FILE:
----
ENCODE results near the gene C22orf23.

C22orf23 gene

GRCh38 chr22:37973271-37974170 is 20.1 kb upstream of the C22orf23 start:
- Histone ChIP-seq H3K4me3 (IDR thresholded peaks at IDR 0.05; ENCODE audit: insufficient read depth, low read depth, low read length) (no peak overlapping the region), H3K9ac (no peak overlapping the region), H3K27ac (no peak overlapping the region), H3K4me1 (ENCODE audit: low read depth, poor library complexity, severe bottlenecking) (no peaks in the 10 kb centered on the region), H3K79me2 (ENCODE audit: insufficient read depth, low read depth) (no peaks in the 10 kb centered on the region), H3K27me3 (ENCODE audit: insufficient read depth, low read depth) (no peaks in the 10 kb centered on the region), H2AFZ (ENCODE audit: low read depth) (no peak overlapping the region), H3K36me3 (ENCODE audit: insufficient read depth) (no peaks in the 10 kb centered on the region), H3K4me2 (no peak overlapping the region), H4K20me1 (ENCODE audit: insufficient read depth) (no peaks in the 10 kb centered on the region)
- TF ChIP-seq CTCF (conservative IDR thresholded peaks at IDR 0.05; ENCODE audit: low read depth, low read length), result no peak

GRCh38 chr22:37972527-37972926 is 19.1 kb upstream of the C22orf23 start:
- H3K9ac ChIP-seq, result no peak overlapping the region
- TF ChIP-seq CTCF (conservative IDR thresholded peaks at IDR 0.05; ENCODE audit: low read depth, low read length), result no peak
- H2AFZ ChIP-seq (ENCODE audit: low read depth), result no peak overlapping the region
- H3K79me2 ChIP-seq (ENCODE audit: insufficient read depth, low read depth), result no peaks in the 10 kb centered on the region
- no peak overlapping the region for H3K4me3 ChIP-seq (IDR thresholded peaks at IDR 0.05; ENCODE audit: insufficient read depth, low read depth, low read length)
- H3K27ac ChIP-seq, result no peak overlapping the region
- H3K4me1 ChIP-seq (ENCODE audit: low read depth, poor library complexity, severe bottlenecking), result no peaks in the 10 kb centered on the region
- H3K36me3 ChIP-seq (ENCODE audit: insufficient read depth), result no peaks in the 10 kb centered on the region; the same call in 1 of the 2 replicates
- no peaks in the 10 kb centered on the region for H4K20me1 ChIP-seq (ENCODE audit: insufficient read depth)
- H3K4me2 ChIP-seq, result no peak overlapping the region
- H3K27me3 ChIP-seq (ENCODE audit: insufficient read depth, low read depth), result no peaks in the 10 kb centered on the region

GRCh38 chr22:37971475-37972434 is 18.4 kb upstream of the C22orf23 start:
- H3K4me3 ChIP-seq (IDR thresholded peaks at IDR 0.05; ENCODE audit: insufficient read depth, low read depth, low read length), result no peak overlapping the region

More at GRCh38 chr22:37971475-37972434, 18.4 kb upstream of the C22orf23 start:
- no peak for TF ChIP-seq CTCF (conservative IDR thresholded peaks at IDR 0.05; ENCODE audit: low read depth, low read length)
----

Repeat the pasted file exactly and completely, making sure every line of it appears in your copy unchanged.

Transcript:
ENCODE results near the gene C22orf23.

C22orf23 gene

GRCh38 chr22:37973271-37974170 is 20.1 kb upstream of the C22orf23 start:
- Histone ChIP-seq H3K4me3 (IDR thresholded peaks at IDR 0.05; ENCODE audit: insufficient read depth, low read depth, low read length) (no peak overlapping the region), H3K9ac (no peak overlapping the region), H3K27ac (no peak overlapping the region), H3K4me1 (ENCODE audit: low read depth, poor library complexity, severe bottlenecking) (no peaks in the 10 kb centered on the region), H3K79me2 (ENCODE audit: insufficient read depth, low read depth) (no peaks in the 10 kb centered on the region), H3K27me3 (ENCODE audit: insufficient read depth, low read depth) (no peaks in the 10 kb centered on the region), H2AFZ (ENCODE audit: low read depth) (no peak overlapping the region), H3K36me3 (ENCODE audit: insufficient read depth) (no peaks in the 10 kb centered on the region), H3K4me2 (no peak overlapping the region), H4K20me1 (ENCODE audit: insufficient read depth) (no peaks in the 10 kb centered on the region)
- TF ChIP-seq CTCF (conservative IDR thresholded peaks at IDR 0.05; ENCODE audit: low read depth, low read length), result no peak

GRCh38 chr22:37972527-37972926 is 19.1 kb upstream of the C22orf23 start:
- H3K9ac ChIP-seq, result no peak overlapping the region
- TF ChIP-seq CTCF (conservative IDR thresholded peaks at IDR 0.05; ENCODE audit: low read depth, low read length), result no peak
- H2AFZ ChIP-seq (ENCODE audit: low read depth), result no peak overlapping the region
- H3K79me2 ChIP-seq (ENCODE audit: insufficient read depth, low read depth), result no peaks in the 10 kb centered on the region
- no peak overlapping the region for H3K4me3 ChIP-seq (IDR thresholded peaks at IDR 0.05; ENCODE audit: insufficient read depth, low read depth, low read length)
- H3K27ac ChIP-seq, result no peak overlapping the region
- H3K4me1 ChIP-seq (ENCODE audit: low read depth, poor library complexity, severe bottlenecking), result no peaks in the 10 kb centered on the region
- H3K36me3 ChIP-seq (ENCODE audit: insufficient read depth), result no peaks in the 10 kb centered on the region; the same call in 1 of the 2 replicates
- no peaks in the 10 kb centered on the region for H4K20me1 ChIP-seq (ENCODE audit: insufficient read depth)
- H3K4me2 ChIP-seq, result no peak overlapping the region
- H3K27me3 ChIP-seq (ENCODE audit: insufficient read depth, low read depth), result no peaks in the 10 kb centered on the region

GRCh38 chr22:37971475-37972434 is 18.4 kb upstream of the C22orf23 start:
- H3K4me3 ChIP-seq (IDR thresholded peaks at IDR 0.05; ENCODE audit: insufficient read depth, low read depth, low read length), result no peak overlapping the region

More at GRCh38 chr22:37971475-37972434, 18.4 kb upstream of the C22orf23 start:
- no peak for TF ChIP-seq CTCF (conservative IDR thresholded peaks at IDR 0.05; ENCODE audit: low read depth, low read length)